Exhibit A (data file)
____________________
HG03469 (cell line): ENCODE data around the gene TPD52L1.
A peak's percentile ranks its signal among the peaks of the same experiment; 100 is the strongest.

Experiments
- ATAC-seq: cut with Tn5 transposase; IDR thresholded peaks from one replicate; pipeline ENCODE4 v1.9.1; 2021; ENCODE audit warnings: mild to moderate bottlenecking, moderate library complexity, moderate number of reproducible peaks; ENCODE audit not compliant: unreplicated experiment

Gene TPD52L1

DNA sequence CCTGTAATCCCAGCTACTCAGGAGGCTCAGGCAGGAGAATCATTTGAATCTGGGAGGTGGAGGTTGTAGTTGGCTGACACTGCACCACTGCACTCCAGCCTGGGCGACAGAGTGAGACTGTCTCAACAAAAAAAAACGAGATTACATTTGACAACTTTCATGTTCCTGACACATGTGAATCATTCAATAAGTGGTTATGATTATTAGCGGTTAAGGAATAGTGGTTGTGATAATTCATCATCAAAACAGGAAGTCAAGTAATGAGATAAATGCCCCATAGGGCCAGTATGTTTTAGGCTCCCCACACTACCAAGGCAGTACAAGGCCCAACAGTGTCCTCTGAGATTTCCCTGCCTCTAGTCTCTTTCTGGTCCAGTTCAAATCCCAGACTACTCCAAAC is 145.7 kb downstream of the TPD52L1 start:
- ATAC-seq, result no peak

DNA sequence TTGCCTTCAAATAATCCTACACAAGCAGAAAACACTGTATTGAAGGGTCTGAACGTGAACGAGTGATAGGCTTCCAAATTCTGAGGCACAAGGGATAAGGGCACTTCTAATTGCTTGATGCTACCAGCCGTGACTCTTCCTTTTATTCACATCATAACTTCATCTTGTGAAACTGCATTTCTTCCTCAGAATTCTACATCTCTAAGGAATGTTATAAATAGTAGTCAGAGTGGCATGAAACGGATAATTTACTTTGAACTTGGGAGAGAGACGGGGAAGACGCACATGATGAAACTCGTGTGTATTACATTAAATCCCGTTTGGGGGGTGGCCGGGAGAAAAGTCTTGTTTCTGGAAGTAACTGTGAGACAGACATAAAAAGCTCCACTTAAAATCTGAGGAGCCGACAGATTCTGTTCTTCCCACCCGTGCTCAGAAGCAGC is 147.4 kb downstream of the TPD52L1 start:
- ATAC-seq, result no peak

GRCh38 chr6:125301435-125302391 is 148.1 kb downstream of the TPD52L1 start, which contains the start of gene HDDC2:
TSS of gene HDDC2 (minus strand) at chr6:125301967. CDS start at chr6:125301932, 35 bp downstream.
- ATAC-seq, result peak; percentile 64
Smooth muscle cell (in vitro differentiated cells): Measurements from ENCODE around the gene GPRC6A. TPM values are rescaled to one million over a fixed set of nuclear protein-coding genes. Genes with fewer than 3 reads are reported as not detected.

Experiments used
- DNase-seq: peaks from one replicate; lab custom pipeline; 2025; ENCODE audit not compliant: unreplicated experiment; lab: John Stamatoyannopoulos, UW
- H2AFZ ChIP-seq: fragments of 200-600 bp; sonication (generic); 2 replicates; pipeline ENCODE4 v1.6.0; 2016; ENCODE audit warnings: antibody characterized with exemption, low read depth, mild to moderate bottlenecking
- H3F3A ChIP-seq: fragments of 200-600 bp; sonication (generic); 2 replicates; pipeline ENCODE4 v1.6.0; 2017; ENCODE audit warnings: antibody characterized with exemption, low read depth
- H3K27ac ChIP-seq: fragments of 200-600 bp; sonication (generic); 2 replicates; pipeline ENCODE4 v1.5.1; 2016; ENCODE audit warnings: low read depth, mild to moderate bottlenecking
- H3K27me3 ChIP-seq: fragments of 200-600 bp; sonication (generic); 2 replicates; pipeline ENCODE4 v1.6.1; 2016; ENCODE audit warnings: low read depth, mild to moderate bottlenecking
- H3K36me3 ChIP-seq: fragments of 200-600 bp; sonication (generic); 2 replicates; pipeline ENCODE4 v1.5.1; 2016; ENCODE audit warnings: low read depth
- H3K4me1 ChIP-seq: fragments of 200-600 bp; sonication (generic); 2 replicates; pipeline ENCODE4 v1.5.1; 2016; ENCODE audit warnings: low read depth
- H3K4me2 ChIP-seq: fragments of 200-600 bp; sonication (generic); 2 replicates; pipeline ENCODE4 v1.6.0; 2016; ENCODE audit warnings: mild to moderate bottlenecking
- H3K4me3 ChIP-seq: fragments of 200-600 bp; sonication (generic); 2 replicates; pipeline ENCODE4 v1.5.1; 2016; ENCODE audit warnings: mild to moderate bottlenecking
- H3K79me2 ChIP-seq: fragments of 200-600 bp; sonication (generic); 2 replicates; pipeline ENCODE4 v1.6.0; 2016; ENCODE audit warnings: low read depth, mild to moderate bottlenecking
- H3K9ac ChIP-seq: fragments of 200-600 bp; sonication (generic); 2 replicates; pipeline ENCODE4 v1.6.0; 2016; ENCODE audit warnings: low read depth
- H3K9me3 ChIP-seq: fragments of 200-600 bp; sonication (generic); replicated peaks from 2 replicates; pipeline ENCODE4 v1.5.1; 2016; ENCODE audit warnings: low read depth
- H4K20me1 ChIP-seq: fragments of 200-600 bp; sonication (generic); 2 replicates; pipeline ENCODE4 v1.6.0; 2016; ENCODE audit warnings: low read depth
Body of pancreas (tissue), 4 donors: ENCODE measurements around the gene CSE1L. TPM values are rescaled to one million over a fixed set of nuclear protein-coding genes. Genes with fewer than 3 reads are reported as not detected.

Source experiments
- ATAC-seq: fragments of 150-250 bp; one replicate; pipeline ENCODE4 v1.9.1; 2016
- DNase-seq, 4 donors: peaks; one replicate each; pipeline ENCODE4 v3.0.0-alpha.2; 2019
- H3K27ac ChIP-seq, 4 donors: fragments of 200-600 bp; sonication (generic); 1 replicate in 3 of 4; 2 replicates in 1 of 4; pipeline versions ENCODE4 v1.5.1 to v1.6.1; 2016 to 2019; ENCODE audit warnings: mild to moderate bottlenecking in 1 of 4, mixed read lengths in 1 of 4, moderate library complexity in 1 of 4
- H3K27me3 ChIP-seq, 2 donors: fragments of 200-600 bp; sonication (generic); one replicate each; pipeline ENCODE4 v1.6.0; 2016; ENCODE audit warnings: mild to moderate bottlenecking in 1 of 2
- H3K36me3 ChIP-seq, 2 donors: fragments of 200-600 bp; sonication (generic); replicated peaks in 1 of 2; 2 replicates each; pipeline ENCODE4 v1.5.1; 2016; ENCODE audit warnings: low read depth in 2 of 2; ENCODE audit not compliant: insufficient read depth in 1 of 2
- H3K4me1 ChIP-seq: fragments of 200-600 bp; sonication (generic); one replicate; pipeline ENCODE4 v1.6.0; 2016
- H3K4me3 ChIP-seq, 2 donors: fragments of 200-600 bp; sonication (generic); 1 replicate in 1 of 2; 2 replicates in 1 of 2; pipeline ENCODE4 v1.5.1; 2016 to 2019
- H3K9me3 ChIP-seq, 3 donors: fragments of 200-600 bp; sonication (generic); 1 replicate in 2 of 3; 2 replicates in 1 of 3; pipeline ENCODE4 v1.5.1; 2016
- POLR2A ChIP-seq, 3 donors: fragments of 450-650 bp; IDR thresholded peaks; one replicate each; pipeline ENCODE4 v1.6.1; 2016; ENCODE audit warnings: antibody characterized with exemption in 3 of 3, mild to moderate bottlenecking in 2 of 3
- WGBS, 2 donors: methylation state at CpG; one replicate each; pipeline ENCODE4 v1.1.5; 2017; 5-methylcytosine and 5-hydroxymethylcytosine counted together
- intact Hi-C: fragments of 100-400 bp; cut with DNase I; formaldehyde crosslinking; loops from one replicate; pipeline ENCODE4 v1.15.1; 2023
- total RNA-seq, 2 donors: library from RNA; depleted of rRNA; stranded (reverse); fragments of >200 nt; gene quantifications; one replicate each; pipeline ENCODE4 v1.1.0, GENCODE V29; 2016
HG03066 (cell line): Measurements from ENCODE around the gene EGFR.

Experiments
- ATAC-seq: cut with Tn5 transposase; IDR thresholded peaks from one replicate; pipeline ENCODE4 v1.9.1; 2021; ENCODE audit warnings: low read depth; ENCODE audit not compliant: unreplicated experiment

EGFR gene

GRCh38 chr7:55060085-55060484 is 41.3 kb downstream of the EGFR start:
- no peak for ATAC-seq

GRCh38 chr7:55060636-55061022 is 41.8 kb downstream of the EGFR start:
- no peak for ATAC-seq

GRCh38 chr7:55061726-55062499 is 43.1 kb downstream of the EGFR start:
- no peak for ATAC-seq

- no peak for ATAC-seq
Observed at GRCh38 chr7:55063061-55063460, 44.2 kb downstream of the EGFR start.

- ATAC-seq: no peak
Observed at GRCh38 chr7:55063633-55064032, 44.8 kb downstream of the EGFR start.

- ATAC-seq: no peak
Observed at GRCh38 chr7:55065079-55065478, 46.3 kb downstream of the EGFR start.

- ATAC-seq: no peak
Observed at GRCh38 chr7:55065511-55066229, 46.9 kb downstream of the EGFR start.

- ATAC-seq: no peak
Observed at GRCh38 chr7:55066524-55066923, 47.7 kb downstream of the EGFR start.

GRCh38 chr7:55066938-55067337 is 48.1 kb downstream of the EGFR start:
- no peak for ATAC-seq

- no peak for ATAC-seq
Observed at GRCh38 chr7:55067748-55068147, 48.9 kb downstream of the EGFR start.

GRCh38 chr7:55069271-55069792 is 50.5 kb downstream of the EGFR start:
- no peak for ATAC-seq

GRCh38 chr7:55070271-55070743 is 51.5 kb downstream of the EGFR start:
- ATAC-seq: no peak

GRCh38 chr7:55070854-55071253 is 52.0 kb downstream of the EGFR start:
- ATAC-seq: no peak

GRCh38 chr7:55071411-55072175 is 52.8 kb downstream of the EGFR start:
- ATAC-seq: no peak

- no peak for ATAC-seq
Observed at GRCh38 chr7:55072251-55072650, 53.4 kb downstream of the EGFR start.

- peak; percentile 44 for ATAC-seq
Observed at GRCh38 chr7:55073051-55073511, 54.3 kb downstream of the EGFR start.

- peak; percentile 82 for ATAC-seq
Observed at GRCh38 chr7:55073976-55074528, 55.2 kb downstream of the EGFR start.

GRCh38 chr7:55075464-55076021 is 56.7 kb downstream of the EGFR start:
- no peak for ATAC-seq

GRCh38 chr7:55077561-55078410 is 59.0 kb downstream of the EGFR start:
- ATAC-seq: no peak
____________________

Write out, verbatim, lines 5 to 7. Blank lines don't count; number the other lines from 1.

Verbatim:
Gene TPD52L1

DNA sequence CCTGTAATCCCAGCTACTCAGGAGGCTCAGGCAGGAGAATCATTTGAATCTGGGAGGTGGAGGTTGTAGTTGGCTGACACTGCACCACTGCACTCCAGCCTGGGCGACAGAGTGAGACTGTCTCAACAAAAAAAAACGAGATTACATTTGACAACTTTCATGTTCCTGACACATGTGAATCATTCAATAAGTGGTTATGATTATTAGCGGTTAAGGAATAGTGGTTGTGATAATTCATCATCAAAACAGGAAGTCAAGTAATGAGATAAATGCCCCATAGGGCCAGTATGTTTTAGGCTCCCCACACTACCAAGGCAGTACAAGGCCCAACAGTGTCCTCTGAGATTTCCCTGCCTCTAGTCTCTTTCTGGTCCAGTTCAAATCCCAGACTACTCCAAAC is 145.7 kb downstream of the TPD52L1 start:
- ATAC-seq, result no peak